The new standard in water heating
Reference project Viva House
Photovoltaic water heating is clearly the future in apartment buildings.
|Client/owner/planner:||DI Arno Hernach, Managing director VIVA Haus
|Type of building:||
New construction, multi-family house, heating requirement on site 31 kWh/m²a
|Year of construction and number of square meters:||
|PV-power and orientation:||
16.8 kWp on the roof oriented east/west as well as in the west-facing façade and on the balcony railing
|Heat storage size:||
150 l suspended storage tank with 3 kW heating cartridge per flat (total 4 flats)
|my-PV product in use:||
4 x AC•THOR, M1 Hot water
Space heating with infrared heating (unregulated)
|System control by/with:||
SolarEdge, control of the 4 AC-THORs in my-PV Multi-Mode.
How did you come to my-PV?
The southern Styrian property development company VIVA-Haus describes itself as a small family business, with a total of 45 employees. Projects are managed from the greenfield to the handover of the keys. However, it is not only about cost efficiency but also about reliability. In order to also improve in terms of sustainability, new technologies are also constantly used in the projects – a practice that is otherwise unfortunately uncommon in the construction industry. Property developers are too afraid of possible failure costs and the financial risk.
Arno Hernach from VIVA-Haus takes a different view. In 2020, he built a house that did not use a conventional water-based heating system. The guiding principle was "cables instead of pipes". The final decision to do so was made after visiting an earlier my-PV reference with a comparable concept.
Obstacles/specialities during the installation
In the run-up, there were no problems with official approvals; in terms of approval, the use of solar-electric heat generation was even conducive. With regard to the energy communities, the grid operators shape the business models. In any case, it would have to become even more attractive to make full use of the roof surfaces on multi-party buildings that are available anyway, without the majority of the yield being wiped out by costs for complicated billing.
Arno Hernach would like the legislator to take the issue of photovoltaic heat more seriously. In his opinion, it is clearly the future in multi-party housing.
Brief explanation of the system – what should be mentioned?
To completely avoid circulation losses, the hot water is prepared decentrally in the individual flats. The energy for this comes from the grid-connected photovoltaic system for most of the year. The surplus information for the my-PV control is retrieved from the SolarEdge inverter. Some of the PV modules have also been integrated into the building façade, which means that appreciable solar yields can be achieved even in the cold season.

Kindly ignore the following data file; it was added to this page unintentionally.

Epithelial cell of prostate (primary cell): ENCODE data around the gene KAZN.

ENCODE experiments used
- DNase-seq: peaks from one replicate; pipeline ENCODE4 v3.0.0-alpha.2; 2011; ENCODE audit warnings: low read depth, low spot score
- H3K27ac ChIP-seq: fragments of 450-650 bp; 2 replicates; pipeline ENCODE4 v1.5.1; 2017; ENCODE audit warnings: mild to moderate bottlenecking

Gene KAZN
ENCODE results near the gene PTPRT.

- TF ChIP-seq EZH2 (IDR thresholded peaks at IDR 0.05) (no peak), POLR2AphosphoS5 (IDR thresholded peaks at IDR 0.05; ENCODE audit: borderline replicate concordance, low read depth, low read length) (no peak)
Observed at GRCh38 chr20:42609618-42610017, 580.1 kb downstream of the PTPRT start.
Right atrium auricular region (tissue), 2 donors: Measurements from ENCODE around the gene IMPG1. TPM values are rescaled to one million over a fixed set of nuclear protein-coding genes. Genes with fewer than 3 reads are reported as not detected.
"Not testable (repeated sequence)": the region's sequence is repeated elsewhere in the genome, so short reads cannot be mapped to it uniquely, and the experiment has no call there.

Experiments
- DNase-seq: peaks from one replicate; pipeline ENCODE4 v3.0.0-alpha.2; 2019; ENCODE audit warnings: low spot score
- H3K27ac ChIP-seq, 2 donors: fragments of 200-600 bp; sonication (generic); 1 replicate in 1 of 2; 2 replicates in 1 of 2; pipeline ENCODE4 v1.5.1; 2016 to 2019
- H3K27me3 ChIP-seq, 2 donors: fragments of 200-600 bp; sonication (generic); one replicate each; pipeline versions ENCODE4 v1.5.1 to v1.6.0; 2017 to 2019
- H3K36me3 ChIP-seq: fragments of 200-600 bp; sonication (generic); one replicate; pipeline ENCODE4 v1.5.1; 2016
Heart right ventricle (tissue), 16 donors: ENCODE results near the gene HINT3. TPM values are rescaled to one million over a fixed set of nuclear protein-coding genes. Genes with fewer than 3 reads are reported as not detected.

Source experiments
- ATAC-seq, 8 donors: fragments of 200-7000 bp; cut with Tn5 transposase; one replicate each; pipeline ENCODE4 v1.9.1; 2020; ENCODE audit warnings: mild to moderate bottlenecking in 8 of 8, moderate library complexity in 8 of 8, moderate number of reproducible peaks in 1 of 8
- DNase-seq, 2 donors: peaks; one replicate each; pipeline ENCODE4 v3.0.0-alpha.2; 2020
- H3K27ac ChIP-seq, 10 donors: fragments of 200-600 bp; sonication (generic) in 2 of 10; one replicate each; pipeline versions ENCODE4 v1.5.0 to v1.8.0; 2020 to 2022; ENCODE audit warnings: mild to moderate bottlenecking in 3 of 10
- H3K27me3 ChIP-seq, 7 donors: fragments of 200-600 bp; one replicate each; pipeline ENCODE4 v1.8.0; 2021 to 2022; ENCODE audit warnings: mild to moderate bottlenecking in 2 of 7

Since communal electricity consumption, for example for lighting in the stairwell, is naturally very low in buildings of this kind, a large amount of surplus energy is available for heat generation. This does not turn the landlord into an electricity trader; the complicated tenant electricity model is not necessary! Although the heat is generated electrically and the energy supply is also recorded with a corresponding sub-meter, in billing terms it is heat.
For each flat, an AC•THOR from my-PV ensures that the output of the 150-litre electric boiler is continuously modulated and thus only the energy that is currently available from the photovoltaic system is used. This makes electric heat suitable for photovoltaics, making it PV-ready.
Persons in the household – hot water demand etc.?
One of the tenants lives together with his partner and a teenager in one of the four residential units. From his point of view, the 150 litre hot water supply is completely sufficient. While the boiler is heated to 60 °C in good weather, the storage temperature is kept at least at 45 °C in bad weather. This limits the use of electricity from the public grid to a maximum and there is always residual storage capacity available for surpluses. But even during this time, he feels no loss of comfort. Should a tenant nevertheless wish to increase the minimum temperature, Mr. Hernach could even make this adjustment from his office at any time. A personal visit would not be necessary at all.
Is hot water backup with mains power used?
In this case, no hot water backup via mains electricity is activated, as only electricity from the sun is sufficient.
Personal customer opinion and resume:
Before the flats were allocated, some interested parties had concerns regarding electric infrared heating. Some of them turned down the offer because of this. It should be mentioned, however, that none of them had already had personal experience with it. The current tenants, on the other hand, are highly satisfied with the indoor climate.
The installation and set-up of the hot water system from my-PV was also simple and straightforward and took less than a day.
For Arno Hernach, decentralised photovoltaic water heating will even be the future standard in his housing projects! While he has also relied on classic piped solar thermal in the past, he now sees photovoltaics as the future. PV is easier to present economically for property developers and is also maintenance-free. In addition, in his opinion, multi-apartment buildings are even more suitable for PV than single-family houses. Even in the transitional period, very high coverage rates are possible, and for him, hot water is one of the most sensible consumers of all.
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